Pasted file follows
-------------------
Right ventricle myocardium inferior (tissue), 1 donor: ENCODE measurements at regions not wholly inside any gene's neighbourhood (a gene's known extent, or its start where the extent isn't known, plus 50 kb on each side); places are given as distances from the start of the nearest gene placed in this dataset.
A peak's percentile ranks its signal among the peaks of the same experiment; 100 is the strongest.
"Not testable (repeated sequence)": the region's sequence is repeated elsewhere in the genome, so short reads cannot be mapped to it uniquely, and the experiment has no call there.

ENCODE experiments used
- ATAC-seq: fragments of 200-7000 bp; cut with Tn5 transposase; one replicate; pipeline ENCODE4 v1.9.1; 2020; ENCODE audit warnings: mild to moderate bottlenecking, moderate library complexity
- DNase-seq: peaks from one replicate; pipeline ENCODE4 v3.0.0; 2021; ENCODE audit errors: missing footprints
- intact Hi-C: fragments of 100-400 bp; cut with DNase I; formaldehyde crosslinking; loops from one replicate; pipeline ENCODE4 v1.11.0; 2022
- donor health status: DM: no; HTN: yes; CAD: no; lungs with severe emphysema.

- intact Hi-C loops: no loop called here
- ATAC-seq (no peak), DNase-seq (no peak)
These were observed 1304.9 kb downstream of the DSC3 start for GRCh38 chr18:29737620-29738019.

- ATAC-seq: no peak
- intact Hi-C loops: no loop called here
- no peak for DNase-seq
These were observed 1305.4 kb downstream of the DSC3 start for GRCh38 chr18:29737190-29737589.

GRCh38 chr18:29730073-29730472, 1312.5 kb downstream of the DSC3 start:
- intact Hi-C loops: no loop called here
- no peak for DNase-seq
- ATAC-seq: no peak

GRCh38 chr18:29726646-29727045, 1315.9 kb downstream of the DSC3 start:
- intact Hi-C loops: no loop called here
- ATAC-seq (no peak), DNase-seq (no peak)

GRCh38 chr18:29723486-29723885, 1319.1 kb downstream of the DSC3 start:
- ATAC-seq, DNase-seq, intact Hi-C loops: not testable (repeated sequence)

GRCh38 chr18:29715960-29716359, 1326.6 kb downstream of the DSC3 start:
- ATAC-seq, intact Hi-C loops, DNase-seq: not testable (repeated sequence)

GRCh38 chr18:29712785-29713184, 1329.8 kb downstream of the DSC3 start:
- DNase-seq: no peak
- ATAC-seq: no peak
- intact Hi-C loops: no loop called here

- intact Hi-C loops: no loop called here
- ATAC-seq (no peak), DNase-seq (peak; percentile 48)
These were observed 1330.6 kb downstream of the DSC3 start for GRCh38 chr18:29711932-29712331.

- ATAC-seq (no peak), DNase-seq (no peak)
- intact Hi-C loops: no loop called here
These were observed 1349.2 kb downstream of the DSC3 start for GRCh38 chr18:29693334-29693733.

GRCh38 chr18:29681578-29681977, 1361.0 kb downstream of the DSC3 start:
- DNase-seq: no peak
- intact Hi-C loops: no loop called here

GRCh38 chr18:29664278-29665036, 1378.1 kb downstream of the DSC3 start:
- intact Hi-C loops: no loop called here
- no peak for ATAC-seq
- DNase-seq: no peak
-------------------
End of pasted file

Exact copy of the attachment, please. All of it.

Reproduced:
Right ventricle myocardium inferior (tissue), 1 donor: ENCODE measurements at regions not wholly inside any gene's neighbourhood (a gene's known extent, or its start where the extent isn't known, plus 50 kb on each side); places are given as distances from the start of the nearest gene placed in this dataset.
A peak's percentile ranks its signal among the peaks of the same experiment; 100 is the strongest.
"Not testable (repeated sequence)": the region's sequence is repeated elsewhere in the genome, so short reads cannot be mapped to it uniquely, and the experiment has no call there.

ENCODE experiments used
- ATAC-seq: fragments of 200-7000 bp; cut with Tn5 transposase; one replicate; pipeline ENCODE4 v1.9.1; 2020; ENCODE audit warnings: mild to moderate bottlenecking, moderate library complexity
- DNase-seq: peaks from one replicate; pipeline ENCODE4 v3.0.0; 2021; ENCODE audit errors: missing footprints
- intact Hi-C: fragments of 100-400 bp; cut with DNase I; formaldehyde crosslinking; loops from one replicate; pipeline ENCODE4 v1.11.0; 2022
- donor health status: DM: no; HTN: yes; CAD: no; lungs with severe emphysema.

- intact Hi-C loops: no loop called here
- ATAC-seq (no peak), DNase-seq (no peak)
These were observed 1304.9 kb downstream of the DSC3 start for GRCh38 chr18:29737620-29738019.

- ATAC-seq: no peak
- intact Hi-C loops: no loop called here
- no peak for DNase-seq
These were observed 1305.4 kb downstream of the DSC3 start for GRCh38 chr18:29737190-29737589.

GRCh38 chr18:29730073-29730472, 1312.5 kb downstream of the DSC3 start:
- intact Hi-C loops: no loop called here
- no peak for DNase-seq
- ATAC-seq: no peak

GRCh38 chr18:29726646-29727045, 1315.9 kb downstream of the DSC3 start:
- intact Hi-C loops: no loop called here
- ATAC-seq (no peak), DNase-seq (no peak)

GRCh38 chr18:29723486-29723885, 1319.1 kb downstream of the DSC3 start:
- ATAC-seq, DNase-seq, intact Hi-C loops: not testable (repeated sequence)

GRCh38 chr18:29715960-29716359, 1326.6 kb downstream of the DSC3 start:
- ATAC-seq, intact Hi-C loops, DNase-seq: not testable (repeated sequence)

GRCh38 chr18:29712785-29713184, 1329.8 kb downstream of the DSC3 start:
- DNase-seq: no peak
- ATAC-seq: no peak
- intact Hi-C loops: no loop called here

- intact Hi-C loops: no loop called here
- ATAC-seq (no peak), DNase-seq (peak; percentile 48)
These were observed 1330.6 kb downstream of the DSC3 start for GRCh38 chr18:29711932-29712331.

- ATAC-seq (no peak), DNase-seq (no peak)
- intact Hi-C loops: no loop called here
These were observed 1349.2 kb downstream of the DSC3 start for GRCh38 chr18:29693334-29693733.

GRCh38 chr18:29681578-29681977, 1361.0 kb downstream of the DSC3 start:
- DNase-seq: no peak
- intact Hi-C loops: no loop called here

GRCh38 chr18:29664278-29665036, 1378.1 kb downstream of the DSC3 start:
- intact Hi-C loops: no loop called here
- no peak for ATAC-seq
- DNase-seq: no peak